"Indeed there are and quite delicious"—Mrs. Mavis largely wiped her mouth.
"Won't you have another then?—a pink one, like your daughter's gown."
"With pleasure, sir. Oh do see them over," Mrs. Mavis continued, acceptin_rom the young man's hand a third tumbler.
"My mother and that gentleman? Surely they can take care of themselves," h_reely pleaded.
"Then my daughter—she has a claim as an old friend."
But his mother had by this time interposed. "Jasper, what does your telegra_ay?"
He paid her no heed: he stood there with his glass in his hand, looking fro_rs. Mavis to Miss Grace.
"Ah leave her to me, madam; I'm quite competent," I said to Mrs. Mavis.
Then the young man gave me his attention. The next minute he asked of th_irl: "Do you mean you're going to Europe?"
"Yes, tomorrow. In the same ship as your mother."
"That's what we've come here for, to see all about it," said Mrs. Mavis.
"My son, take pity on me and tell me what light your telegram throws," Mrs.
Nettlepoint went on.
"I will, dearest, when I've quenched my thirst." And he slowly drained hi_lass.
"Well, I declare you're worse than Gracie," Mrs. Mavis commented. "She wa_irst one thing and then the other—but only about up to three o'cloc_esterday."
"Excuse me—won't you take something?" Jasper inquired of Gracie; who howeve_till declined, as if to make up for her mother's copious consommation. _ound myself quite aware that the two ladies would do well to take leave, th_uestion of Mrs. Nettlepoint's good will being so satisfactorily settled an_he meeting of the morrow at the ship so near at hand and I went so far as t_udge that their protracted stay, with their hostess visibly in a fidget, gav_he last proof of their want of breeding. Miss Grace after all then was no_uch an improvement on her mother, for she easily might have taken th_nitiative of departure, in spite of Mrs. Mavis's evident "game" of making he_wn absorption of refreshment last as long as possible. I watched the gir_ith increasing interest; I couldn't help asking myself a question or tw_bout her and even perceiving already (in a dim and general way) that rathe_arked embarrassment, or at least anxiety attended her. Wasn't it complicatin_hat she should have needed, by remaining long enough, to assuage a certai_uspense, to learn whether or no Jasper were going to sail? Hadn't somethin_articular passed between them on the occasion or at the period to which w_ad caught their allusion, and didn't she really not know her mother wa_ringing her to HIS mother's, though she apparently had thought it well not t_etray knowledge? Such things were symptomatic—though indeed one scarce kne_f what—on the part of a young lady betrothed to that curious cross-barre_hantom of a Mr. Porterfield. But I am bound to add that she gave me n_urther warrant for wonder than was conveyed in her all tacitly and covertl_ncouraging her mother to linger. Somehow I had a sense that SHE was consciou_f the indecency of this. I got up myself to go, but Mrs. Nettlepoint detaine_e after seeing that my movement wouldn't be taken as a hint, and I felt sh_ished me not to leave my fellow visitors on her hands. Jasper complained o_he closeness of the room, said that it was not a night to sit in a room—on_ught to be out in the air, under the sky. He denounced the windows tha_verlooked the water for not opening upon a balcony or a terrace, until hi_other, whom he hadn't yet satisfied about his telegram, reminded him tha_here was a beautiful balcony in front, with room for a dozen people. Sh_ssured him we would go and sit there if it would please him.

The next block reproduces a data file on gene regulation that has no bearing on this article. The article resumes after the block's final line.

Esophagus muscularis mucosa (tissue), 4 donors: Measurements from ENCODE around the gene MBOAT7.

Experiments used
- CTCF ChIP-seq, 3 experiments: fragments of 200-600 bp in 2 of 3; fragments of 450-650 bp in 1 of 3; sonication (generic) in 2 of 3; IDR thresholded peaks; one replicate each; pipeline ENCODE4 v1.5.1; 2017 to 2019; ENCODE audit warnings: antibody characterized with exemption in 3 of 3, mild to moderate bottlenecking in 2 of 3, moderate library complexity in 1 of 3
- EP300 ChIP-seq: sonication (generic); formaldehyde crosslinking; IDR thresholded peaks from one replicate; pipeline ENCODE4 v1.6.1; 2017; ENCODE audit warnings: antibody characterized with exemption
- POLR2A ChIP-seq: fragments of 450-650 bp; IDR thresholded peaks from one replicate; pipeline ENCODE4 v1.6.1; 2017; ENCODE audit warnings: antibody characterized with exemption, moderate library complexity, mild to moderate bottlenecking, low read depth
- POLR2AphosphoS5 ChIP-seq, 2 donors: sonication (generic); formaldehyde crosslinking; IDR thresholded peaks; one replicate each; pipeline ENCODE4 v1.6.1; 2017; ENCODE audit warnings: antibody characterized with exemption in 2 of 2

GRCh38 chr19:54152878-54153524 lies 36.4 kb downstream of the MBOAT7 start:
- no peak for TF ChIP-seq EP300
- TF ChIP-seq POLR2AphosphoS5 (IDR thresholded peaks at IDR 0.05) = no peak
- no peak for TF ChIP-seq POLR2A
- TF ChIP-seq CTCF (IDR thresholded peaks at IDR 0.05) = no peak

"It will be nice and cool tomorrow, when we steam into the great ocean," sai_iss Mavis, expressing with more vivacity than she had yet thrown into any o_er utterances my own thought of half an hour before. Mrs. Nettlepoint replie_hat it would probably be freezing cold, and her son murmured that he would g_nd try the drawing-room balcony and report upon it. Just as he was turnin_way he said, smiling, to Miss Mavis: "Won't you come with me and see if it'_leasant?"